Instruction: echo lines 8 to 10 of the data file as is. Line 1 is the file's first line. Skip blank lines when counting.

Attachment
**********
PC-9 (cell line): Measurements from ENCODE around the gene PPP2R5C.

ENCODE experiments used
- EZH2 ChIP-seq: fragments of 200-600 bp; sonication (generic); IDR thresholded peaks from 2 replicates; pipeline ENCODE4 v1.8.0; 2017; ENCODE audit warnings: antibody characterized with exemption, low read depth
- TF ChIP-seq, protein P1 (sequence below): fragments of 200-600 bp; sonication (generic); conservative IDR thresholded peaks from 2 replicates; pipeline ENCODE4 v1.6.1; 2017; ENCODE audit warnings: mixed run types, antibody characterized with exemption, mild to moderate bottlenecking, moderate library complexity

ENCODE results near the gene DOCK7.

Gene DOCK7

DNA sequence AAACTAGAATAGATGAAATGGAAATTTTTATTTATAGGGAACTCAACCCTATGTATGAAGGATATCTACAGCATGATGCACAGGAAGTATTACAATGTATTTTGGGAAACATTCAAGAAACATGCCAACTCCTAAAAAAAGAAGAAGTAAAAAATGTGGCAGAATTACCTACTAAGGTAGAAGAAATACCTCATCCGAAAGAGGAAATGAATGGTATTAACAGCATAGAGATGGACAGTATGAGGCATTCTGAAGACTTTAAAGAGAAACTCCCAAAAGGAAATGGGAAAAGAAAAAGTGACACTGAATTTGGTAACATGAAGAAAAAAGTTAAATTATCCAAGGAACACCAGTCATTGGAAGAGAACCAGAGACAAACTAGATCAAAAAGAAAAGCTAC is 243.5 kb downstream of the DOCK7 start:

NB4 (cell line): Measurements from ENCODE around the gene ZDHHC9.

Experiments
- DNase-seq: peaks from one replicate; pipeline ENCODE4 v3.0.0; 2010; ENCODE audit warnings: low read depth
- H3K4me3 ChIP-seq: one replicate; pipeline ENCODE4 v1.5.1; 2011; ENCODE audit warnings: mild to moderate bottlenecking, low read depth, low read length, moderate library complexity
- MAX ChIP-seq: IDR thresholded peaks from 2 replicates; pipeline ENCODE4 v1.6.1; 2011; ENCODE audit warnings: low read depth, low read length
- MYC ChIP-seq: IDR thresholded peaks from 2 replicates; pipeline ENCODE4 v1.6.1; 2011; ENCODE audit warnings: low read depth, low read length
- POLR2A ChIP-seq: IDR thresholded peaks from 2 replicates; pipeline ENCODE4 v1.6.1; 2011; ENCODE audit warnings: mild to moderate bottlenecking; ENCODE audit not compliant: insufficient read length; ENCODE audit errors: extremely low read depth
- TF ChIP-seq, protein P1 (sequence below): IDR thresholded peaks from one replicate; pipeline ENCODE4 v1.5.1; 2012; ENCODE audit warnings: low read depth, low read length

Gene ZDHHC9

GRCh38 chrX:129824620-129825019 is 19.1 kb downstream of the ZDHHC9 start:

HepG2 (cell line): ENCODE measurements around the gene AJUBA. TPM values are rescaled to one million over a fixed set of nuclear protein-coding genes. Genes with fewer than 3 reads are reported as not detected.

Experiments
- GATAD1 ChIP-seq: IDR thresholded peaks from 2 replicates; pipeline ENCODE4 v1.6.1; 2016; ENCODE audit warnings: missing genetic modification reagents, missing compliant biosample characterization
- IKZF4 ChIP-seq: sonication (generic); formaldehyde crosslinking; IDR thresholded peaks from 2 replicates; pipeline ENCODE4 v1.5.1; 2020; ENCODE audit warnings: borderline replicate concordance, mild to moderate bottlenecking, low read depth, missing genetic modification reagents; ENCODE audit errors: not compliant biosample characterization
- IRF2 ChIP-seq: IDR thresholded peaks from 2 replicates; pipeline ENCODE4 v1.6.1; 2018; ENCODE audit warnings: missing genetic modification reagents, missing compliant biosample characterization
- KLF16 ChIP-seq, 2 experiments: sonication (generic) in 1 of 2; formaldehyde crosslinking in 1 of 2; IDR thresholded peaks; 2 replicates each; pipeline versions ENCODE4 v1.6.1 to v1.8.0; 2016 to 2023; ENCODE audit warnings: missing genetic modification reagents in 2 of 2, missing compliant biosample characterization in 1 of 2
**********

NB4 (cell line): Measurements from ENCODE around the gene ZDHHC9.

Experiments
- DNase-seq: peaks from one replicate; pipeline ENCODE4 v3.0.0; 2010; ENCODE audit warnings: low read depth